USGS Real Time Data Maps
The United States Geological Survey (USGS) measures streamflow conditions all over the U.S. Data is typically recorded at 5 minute intervals and transmitted to the USGS website every 30 minutes . Please see the
USGS Real Time Data Maps website for more info.
USGS Maps, Imagery and Publications
Find a variety of maps, aerial photography, satellite images, education publications and data related to water.
Please see the
USGS Maps, Imagery and Publication website.
Stream Use-Support Index
Interactive stream map – how are the streams near your home? The Stream Use Support Index (SUSI) was developed to communicate vast amounts of water quality monitoring data that is collected in Mecklenburg County. This index or score is constructed around five categories of water quality data that represent the most important pollutants and indicators of environmental health. Please see our
interactive SUSI map.
Flooding Information and Notification System
FINS is a network of more than 50 stream gages and 70 rain gages in Charlotte and Mecklenburg County. This data-collection network is cooperatively supported by Charlotte-Mecklenburg Stormwater Services and the U.S. Geological Survey Cooperative Water Program. Please see our
Report Water Pollution
Call 311 to report pollution in storm drains, streams or lakes. See our
Report a Problem webpage.
Find information about your
property in Mecklenburg County by typing in your address. Information includes water quality buffers, soil type, floodplain, impervious surface and much more. Please see
Mecklenburg County GeoPortal.
You can also find a variety of property information on Charlotte Explorer or
Charlotte-Mecklenburg Storm Water Services
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Glossary of Terms
Definitions for some technical terms used on this website.
Conductivity measures ion concentration in water that can carry electricity dependent on temperature. The standard measurement is in siemens per meter, but fresh water monitoring measures in micro-siemens per centimeter. Local geology, natural occurrences, regulated discharges, and pollution can influence conductivity. In the streams and lakes, conductivity levels remain relatively constant and range between 150-300 µS/cm depending on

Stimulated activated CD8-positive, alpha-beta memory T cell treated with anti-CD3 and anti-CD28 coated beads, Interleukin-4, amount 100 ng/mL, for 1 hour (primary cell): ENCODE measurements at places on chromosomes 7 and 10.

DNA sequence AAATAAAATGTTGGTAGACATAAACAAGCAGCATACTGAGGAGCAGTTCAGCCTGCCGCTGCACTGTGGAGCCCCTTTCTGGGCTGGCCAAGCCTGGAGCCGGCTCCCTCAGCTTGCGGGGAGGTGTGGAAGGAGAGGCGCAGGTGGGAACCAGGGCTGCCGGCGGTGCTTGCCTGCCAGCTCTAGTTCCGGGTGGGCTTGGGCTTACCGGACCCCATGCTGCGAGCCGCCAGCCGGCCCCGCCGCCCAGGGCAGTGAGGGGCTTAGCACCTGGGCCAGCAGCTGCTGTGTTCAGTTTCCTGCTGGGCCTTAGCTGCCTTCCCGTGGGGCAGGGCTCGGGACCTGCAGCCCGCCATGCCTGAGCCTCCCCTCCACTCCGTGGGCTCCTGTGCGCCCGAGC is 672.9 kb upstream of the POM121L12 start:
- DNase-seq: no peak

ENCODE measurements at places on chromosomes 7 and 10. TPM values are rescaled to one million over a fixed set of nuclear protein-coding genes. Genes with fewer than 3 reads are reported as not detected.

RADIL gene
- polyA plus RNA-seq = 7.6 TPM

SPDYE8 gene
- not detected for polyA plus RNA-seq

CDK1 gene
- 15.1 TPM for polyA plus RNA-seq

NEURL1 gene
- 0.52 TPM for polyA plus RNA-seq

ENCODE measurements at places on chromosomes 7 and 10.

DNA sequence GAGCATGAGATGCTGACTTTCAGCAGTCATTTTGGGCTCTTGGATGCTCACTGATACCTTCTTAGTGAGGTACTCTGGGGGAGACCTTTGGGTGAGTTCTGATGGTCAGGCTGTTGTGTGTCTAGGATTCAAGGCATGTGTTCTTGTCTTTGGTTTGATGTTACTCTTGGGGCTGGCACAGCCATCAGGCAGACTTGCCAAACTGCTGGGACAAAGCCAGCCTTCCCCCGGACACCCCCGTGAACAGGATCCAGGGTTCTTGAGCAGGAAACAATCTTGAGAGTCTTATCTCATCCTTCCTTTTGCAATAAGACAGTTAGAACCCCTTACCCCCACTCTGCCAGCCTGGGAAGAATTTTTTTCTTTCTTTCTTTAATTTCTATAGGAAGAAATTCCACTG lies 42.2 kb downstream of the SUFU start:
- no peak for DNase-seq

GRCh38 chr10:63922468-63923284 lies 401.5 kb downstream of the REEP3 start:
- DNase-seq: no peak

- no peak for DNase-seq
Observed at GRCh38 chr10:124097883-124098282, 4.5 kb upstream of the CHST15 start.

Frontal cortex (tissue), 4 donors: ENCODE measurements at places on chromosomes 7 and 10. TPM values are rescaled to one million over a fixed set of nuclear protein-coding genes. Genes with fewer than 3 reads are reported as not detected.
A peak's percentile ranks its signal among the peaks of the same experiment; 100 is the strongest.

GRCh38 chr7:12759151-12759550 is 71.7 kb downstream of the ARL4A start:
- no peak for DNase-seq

Dissolved oxygen (DO) measures oxygen gas molecules in water in milligrams per liter (mg/L). The amount of DO contributes to various biological processes in waterways and can be a limiting factor for aquatic life. On average, DO ranges from 6 mg/L to 12 mg/L and can fluctuate daily. Colder, winter water holds more dissolved oxygen than warmer, summer water. Photosynthesis also drives daily DO levels.
During the day, aquatic plants produce oxygen from photosynthesis. At night, aquatic life consumes oxygen while no longer producing it, resulting in a diurnal oxygen cycle. Algal blooms alter this diurnal cycle by using more oxygen during the day than aquatic life produces, which can cause hypoxic conditions. Dissolved oxygen levels should not be below 4 mg/L which is considered hypoxic and is the North Carolina State Standard.
pH is a measurement of hydrogen ions in an aqueous solution. Values range from 0 to 14 on a unit-less scale. Solutions with a pH value below 7 are acidic, and solutions with a pH value above 7 are basic (alkaline).
Pure water is neutral with a pH of 7. In general, pH in the streams and lakes in Mecklenburg County read around 7 but can fluctuate daily and seasonally. The North Carolina State Standard for pH ranges between 6 and 9.
Water temperature changes daily and seasonally, which affects aquatic life and water chemistry. Due to water's high specific heat property, it retains heat longer than the air but also takes longer to heat up. Besides sunlight, industry and urban runoff can increase water temperatures beyond ambient levels.
Aquatic organisms have an optimal temperature range for survival as well as other biological processes, such as reproduction.
The North Carolina State Standard for temperature is 32°C (90°F) which means that the stream should not exceed this temperature anytime during the day.
Turbidity measures water clarity dependent on the amount of suspended particles. Turbidity is measured using an optical probe that shines light into the water and measures how well that light scatters in the water. Muddy and murky streams and lakes are a visual indicator of increased turbidity.
Turbid streams and lakes can be attributed to upstream construction, pollution, rain events, and other natural occurrences. For streams, the North Carolina State Standard is 50 NTU. For lakes, the North Carolina State Standard is 20 NTU.